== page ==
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American Farmland Trust Helps Link Farmers to Four SUNY Campuses to Promote Use of Local Produce

 
CONTACT:

David Haight, New York State Director, 518-581-0078, newyork@farmland.org

 

Saratoga Springs, N.Y., October 23, 2013 –Students on four State University of New York (SUNY) campuses will be eating more locally grown vegetables thanks to a federal grant award to American Farmland Trust’s Farm to Institution New York State (FINYS) Initiative for a pilot project called Farm to College.

The four SUNY campuses are the University of Albany, SUNY New Paltz, SUNY Oswego and SUNY Oneonta.

Funded by a $99,427 Specialty Crop Block Grant from U.S. Department of Agriculture, the Farm to College pilot program will increase the use of fresh, frozen and processed vegetables raised by New York farmers by all SUNY colleges.

"This funding will help American Farmland Trust and its partners expand markets for New York farmers while getting even more nutritious New York products into our state’s colleges,” said Acting State Agriculture Commissioner James Bays.

The Initiative involves a statewide partnership of agricultural, public health and economic development interests who will work with foodservice providers on these campuses to increase their purchases of locally grown produce such as potatoes, greens, tomatoes, squash and beans.

"Our state’s colleges and universities represent a huge market for New York’s farmers,” said David Haight, New York State Director for American Farmland Trust. “More than a million college students are enrolled in the state’s 64-campus SUNY system as well as in private universities, community colleges and other institutions of higher learning.  Expanding these markets will create economic opportunities for farmers and reduce the likelihood that they will be forced to sell their land for real estate development.”

The goal of FINYS is to remove the barriers to increasing the volume of food produced in New York that is served in public and private institutions, such as colleges, schools, hospitals and senior centers.

"Without a doubt this will have an impact on the bottom line for farmers living in the vicinity of these schools,” said farmer Richard Ball, of Schoharie Valley Farms in Schoharie County, New York. “My goodness, within a 100 mile radius of any SUNY institution across the state there is a lot of locally grown food available. There are many farmers looking to get into this.

"People need to understand the impact of the food system on the economy,” said Ball. “Buying from local farms is about sustaining the local economy. If New York State does business with New York farmers, upstate agriculture will do just fine and that helps local economies. That’s because famers employ people. They buy things. They need services. Farmers make the economy work.”

"The availability of locally grown food on campus has multiple benefits for the students,” said University of Albany graduate student Jeremy Grunstra, who assists in the school’s Office of Environmental Sustainability. “Locally grown food tastes better and it is better for you because it is less processed. In addition, students care about their impact on the environment and the local economy and getting locally grown food on campus is part of that.”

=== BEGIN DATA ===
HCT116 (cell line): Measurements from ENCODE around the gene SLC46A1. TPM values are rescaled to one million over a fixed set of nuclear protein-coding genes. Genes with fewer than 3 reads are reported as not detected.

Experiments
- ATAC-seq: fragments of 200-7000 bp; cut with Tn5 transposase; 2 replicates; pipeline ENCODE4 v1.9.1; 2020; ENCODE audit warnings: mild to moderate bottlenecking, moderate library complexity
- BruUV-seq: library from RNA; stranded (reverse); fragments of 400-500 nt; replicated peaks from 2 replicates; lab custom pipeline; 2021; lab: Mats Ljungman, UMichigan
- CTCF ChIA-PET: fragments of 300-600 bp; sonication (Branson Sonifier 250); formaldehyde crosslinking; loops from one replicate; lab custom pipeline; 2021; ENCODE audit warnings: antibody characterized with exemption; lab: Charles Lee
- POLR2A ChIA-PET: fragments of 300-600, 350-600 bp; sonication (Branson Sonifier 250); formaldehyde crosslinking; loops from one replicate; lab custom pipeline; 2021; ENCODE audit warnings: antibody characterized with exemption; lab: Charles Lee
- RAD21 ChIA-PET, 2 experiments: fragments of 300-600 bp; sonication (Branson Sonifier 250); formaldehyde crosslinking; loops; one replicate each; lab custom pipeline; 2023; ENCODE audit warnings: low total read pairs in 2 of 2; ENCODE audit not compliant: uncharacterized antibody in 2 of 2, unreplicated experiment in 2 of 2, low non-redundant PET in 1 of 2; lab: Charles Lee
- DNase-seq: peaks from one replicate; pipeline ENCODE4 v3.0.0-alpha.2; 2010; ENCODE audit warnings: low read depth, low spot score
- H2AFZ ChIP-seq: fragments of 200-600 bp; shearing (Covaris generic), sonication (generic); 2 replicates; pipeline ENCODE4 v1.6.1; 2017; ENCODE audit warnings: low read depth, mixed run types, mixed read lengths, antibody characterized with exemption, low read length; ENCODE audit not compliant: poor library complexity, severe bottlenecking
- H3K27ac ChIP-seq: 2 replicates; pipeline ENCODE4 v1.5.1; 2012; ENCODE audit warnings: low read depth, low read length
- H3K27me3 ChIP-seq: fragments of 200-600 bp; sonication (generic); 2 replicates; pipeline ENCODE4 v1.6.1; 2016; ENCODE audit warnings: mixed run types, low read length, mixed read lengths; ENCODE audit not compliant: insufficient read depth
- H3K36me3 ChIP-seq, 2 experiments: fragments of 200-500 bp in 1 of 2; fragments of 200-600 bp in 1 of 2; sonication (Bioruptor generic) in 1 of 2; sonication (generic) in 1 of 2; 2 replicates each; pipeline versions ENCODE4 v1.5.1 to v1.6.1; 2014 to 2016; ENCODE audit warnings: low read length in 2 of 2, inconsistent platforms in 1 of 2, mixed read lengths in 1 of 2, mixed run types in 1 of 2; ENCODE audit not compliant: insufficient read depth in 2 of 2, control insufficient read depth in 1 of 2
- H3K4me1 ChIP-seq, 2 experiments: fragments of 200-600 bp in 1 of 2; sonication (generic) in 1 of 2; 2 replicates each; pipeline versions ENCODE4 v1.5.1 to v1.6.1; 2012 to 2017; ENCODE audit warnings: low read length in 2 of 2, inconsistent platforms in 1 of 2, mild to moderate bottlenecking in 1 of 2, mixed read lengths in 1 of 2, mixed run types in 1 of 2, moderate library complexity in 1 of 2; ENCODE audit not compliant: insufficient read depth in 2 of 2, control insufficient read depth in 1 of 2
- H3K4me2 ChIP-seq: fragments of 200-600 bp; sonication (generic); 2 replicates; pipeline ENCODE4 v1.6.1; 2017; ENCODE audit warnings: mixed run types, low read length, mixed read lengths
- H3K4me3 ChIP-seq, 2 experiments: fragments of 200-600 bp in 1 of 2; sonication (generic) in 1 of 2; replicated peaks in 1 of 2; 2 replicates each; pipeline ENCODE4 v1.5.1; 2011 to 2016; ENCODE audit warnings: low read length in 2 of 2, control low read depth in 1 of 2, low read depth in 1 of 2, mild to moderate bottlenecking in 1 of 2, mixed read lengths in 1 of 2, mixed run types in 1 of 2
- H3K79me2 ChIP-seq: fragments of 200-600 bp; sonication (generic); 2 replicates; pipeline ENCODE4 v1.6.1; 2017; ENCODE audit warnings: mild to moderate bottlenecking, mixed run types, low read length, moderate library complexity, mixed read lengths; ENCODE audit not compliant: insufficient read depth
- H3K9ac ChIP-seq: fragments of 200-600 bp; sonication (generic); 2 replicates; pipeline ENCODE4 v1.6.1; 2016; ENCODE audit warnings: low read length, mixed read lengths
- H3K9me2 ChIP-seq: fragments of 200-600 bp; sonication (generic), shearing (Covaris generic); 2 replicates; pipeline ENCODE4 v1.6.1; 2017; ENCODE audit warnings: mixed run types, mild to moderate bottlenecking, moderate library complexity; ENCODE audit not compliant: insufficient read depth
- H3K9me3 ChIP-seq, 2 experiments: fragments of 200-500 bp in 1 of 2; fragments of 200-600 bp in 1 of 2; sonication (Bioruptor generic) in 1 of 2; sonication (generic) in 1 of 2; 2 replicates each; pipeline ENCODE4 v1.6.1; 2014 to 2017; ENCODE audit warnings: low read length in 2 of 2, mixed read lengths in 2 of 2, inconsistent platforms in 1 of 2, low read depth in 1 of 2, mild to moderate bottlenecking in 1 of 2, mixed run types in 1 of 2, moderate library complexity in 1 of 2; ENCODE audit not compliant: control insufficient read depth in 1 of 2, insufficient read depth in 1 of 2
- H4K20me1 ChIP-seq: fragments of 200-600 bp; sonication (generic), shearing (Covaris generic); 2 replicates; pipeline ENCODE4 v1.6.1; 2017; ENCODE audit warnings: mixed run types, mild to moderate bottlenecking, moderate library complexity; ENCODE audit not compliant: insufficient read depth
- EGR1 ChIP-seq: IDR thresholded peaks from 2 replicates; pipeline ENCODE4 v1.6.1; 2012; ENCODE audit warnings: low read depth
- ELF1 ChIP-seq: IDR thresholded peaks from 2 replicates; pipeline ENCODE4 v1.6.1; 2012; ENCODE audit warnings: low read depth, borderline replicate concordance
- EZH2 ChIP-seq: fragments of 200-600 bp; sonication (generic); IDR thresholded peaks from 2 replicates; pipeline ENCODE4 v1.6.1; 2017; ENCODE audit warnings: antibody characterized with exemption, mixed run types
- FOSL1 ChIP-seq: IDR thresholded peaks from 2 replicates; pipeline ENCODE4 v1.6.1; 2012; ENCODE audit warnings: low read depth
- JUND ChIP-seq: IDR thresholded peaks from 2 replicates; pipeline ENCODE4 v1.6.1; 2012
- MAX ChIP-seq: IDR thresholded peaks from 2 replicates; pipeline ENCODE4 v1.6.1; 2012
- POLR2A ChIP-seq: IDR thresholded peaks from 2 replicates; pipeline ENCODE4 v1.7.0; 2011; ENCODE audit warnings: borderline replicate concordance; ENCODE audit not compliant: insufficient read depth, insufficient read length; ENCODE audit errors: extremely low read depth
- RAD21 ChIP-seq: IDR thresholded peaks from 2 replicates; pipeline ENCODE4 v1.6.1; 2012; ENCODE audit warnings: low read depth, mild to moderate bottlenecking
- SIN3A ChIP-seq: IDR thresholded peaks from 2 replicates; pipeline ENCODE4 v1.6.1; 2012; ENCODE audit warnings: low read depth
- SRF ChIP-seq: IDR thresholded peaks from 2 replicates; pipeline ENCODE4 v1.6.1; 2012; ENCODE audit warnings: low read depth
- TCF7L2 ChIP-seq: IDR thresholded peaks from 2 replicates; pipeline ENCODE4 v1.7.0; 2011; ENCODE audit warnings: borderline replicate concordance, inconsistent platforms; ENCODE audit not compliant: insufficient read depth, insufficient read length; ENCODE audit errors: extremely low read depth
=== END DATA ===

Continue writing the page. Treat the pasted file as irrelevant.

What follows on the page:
For more information on the Farm To Institution Initiative, visit www.finys.org or contact AFT’s New York office in Saratoga Springs, NY by calling 518-581-0078.

Farm to College will also be one of the topics of the day at Harvesting Opportunities in New York, a conference about growing local food economies and protecting farmland hosted by American Farmland Trust on November 20 in Albany, New York.

The conference’s Buy Local track features “Taking Farm to College to the Next Level, ” a workshop about how farmers, students, faculty, food service providers, food processors and distributors can work together to scale up the Farm to College movement in New York.

For more information about the Harvesting Opportunities in New York Conference, visit www.farmland.org/newyork or call (518) 581-0078.

This initiative has been launched with lead funding from the Joyce and Irving Goldman Family Foundation and New World Foundation Local Economies Project.

The American Farmland Trust is the nation’s leading conservation organization dedicated to protecting farmland, promoting sound farming practices and keeping farmers on the land.

For more information on the policies and programs of AFT, visit www.farmland.org, follow us on Facebook at www.facebook.com/AmericanFarmland or Twitter www.twitter.com/farmland.

 

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American Farmland Trust is the nation's leading conservation organization dedicated to protecting farmland, promoting sound farming practices and keeping farmers on the land. Since its founding in 1980 by a group of farmers and citizens concerned about the rapid loss of farmland to development, AFT has helped save millions of acres of farmland from development and led the way for the adoption of conservation practices on millions more.

AFT's national office is located in Washington, DC. Phone: 202-331-7300. For more information, visit www.farmland.org.

 
American Farmland Trust